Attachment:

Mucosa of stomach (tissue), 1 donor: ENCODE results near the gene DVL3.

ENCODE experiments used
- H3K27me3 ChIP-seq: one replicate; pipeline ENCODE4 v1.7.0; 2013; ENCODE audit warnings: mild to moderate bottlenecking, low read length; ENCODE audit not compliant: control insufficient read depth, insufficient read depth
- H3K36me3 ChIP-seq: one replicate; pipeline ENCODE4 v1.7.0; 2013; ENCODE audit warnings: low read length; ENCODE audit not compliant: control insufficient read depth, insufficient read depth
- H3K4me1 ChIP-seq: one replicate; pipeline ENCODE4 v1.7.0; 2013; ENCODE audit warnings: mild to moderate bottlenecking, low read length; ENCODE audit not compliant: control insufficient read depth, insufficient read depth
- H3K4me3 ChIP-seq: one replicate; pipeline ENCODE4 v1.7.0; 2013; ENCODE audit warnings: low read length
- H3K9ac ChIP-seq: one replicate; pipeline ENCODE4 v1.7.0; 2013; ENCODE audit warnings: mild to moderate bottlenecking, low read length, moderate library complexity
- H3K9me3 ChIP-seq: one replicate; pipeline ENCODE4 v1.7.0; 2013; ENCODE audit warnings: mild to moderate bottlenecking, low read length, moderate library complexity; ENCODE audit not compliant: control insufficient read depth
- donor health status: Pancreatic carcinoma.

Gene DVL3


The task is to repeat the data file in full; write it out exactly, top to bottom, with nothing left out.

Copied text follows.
Mucosa of stomach (tissue), 1 donor: ENCODE results near the gene DVL3.

ENCODE experiments used
- H3K27me3 ChIP-seq: one replicate; pipeline ENCODE4 v1.7.0; 2013; ENCODE audit warnings: mild to moderate bottlenecking, low read length; ENCODE audit not compliant: control insufficient read depth, insufficient read depth
- H3K36me3 ChIP-seq: one replicate; pipeline ENCODE4 v1.7.0; 2013; ENCODE audit warnings: low read length; ENCODE audit not compliant: control insufficient read depth, insufficient read depth
- H3K4me1 ChIP-seq: one replicate; pipeline ENCODE4 v1.7.0; 2013; ENCODE audit warnings: mild to moderate bottlenecking, low read length; ENCODE audit not compliant: control insufficient read depth, insufficient read depth
- H3K4me3 ChIP-seq: one replicate; pipeline ENCODE4 v1.7.0; 2013; ENCODE audit warnings: low read length
- H3K9ac ChIP-seq: one replicate; pipeline ENCODE4 v1.7.0; 2013; ENCODE audit warnings: mild to moderate bottlenecking, low read length, moderate library complexity
- H3K9me3 ChIP-seq: one replicate; pipeline ENCODE4 v1.7.0; 2013; ENCODE audit warnings: mild to moderate bottlenecking, low read length, moderate library complexity; ENCODE audit not compliant: control insufficient read depth
- donor health status: Pancreatic carcinoma.

Gene DVL3